Documenting rights violations even before war
While Russia’s invasion of Ukraine added greater urgency to their work, the Center for Civil Liberties, which was awarded the 2022 Nobel Peace Prize on Friday, has been monitoring and documenting rights violations and potential war crimes in Ukraine for years.
One of Ukraine’s leading rights organisations, the Center for Civil Liberties was founded in 2007 with the goal of pressuring the authorities to make Ukraine a full-fledged democracy and ensure that it was governed by rule of law.
When a conflict with Russian-backed forces erupted in eastern Ukraine in 2014, the group began documenting rights abuses and the disappearances of Kremlin critics, journalists and activists.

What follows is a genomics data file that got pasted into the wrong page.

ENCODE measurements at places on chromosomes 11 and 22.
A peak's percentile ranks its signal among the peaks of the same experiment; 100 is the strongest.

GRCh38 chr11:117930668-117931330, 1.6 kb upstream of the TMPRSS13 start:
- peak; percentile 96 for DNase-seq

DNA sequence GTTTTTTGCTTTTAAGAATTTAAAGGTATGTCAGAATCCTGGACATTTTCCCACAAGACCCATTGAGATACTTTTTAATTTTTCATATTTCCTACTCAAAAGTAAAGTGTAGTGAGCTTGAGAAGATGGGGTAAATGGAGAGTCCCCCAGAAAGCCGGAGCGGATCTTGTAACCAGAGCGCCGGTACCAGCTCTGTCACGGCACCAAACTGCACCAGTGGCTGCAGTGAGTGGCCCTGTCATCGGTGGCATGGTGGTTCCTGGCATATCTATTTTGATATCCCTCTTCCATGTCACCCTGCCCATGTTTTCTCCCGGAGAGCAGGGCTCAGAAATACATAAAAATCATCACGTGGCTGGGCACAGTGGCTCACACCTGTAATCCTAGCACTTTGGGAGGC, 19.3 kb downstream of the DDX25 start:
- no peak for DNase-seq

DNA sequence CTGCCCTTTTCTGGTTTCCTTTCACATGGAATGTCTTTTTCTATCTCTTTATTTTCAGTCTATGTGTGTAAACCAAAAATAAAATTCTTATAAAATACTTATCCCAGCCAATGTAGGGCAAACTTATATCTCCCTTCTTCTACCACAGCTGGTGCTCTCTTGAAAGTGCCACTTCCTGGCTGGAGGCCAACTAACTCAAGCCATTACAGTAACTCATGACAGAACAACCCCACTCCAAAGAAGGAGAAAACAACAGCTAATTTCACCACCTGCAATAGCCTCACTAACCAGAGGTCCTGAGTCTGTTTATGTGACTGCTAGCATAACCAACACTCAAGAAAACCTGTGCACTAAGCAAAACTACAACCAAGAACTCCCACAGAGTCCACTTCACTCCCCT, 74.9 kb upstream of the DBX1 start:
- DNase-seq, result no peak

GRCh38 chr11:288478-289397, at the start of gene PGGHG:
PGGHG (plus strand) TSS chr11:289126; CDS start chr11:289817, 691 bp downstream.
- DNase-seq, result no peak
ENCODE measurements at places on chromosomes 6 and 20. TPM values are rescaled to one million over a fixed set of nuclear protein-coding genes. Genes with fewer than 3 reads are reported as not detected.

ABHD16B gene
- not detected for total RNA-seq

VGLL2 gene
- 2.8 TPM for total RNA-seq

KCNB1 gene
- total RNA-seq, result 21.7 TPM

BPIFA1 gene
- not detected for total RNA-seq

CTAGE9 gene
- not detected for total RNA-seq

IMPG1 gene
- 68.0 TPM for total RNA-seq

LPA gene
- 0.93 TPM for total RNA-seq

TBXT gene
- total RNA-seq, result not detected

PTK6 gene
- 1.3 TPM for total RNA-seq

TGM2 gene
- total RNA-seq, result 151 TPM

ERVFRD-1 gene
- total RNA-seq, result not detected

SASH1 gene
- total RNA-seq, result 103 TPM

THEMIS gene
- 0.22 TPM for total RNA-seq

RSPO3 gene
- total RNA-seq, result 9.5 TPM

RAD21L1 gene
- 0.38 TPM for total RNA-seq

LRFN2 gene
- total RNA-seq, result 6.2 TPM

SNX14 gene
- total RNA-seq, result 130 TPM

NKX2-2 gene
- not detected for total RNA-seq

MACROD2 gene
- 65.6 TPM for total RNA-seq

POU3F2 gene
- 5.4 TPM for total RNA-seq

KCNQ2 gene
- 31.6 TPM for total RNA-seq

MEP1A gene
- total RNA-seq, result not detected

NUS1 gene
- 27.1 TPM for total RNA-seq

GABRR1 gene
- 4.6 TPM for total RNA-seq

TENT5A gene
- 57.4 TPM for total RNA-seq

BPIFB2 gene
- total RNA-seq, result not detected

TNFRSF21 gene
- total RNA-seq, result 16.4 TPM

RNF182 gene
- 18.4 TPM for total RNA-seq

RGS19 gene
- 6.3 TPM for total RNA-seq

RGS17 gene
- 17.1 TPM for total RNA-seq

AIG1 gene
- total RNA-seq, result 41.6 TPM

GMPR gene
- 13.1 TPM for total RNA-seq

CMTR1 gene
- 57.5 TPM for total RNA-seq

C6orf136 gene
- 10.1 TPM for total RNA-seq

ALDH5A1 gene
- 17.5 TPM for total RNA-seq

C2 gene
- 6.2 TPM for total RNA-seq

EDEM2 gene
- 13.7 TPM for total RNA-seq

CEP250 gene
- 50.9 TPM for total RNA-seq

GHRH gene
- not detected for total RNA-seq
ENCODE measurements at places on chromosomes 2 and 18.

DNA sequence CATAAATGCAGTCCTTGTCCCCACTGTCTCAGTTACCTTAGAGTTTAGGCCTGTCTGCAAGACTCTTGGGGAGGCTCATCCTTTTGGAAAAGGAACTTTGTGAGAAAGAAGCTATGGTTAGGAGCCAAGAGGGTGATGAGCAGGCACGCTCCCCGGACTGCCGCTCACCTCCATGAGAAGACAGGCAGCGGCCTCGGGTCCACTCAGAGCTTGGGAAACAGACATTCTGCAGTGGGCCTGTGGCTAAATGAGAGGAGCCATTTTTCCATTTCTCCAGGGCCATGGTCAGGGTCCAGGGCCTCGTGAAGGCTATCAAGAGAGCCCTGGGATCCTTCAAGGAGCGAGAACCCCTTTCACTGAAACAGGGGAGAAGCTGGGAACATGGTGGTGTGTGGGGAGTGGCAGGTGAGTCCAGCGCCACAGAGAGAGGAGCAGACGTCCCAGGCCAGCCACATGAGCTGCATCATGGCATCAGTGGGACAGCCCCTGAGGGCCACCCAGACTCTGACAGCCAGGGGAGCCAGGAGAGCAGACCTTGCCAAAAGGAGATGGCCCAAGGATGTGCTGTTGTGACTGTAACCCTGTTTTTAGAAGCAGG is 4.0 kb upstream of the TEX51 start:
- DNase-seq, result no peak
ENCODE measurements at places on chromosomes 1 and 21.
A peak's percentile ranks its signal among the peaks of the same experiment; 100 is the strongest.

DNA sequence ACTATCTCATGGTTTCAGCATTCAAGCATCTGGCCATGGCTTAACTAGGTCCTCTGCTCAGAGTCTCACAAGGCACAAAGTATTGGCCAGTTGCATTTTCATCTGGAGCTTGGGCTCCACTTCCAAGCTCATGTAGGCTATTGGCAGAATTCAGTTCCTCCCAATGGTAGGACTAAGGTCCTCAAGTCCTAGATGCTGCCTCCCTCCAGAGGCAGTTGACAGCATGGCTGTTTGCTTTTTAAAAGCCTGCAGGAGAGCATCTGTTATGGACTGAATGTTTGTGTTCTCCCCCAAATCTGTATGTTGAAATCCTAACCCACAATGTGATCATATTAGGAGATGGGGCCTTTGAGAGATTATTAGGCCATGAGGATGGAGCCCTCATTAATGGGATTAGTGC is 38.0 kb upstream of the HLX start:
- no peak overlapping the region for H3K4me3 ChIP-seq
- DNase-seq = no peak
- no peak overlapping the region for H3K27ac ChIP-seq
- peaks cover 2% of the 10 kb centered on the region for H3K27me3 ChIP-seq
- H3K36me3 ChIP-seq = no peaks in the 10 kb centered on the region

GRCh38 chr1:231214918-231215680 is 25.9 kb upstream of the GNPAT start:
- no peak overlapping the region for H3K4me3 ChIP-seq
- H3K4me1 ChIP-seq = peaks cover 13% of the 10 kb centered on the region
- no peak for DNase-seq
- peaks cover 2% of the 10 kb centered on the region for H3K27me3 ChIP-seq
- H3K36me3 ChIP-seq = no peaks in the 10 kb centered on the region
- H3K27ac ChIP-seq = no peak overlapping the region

And since Russia’s full-scale invasion of the country this year, it has worked alongside national and international partners to document potential Russian crimes.
“It’s a big honour for us to receive this prize and also for our partners,” Oleksandra Romantsova, the organisation’s executive director, said. “It’s very important for the establishment of human rights and for the affirmation of human dignity.” Oleksandra Matviychuk, the head of the group’s board— who was on a train from Warsaw to Kyiv at the time of the announcement — said she was “delighted that the Center for Civil Liberties I lead has received the Nobel Prize today along with our friends and partners”.
“All of my 20 years of experience in the fight for freedom and human rights has shown me that ordinary people have far more influence than they think,” she said.
“Mass mobilisation of ordinary people in different countries of the world and their joint voice can change world history faster than UN intervention.”Under the group’s Euro-maidan SOS project, which was restarted this year, several local volunteers have been gathering civilian testimonies of rights violations.
New York Times News Service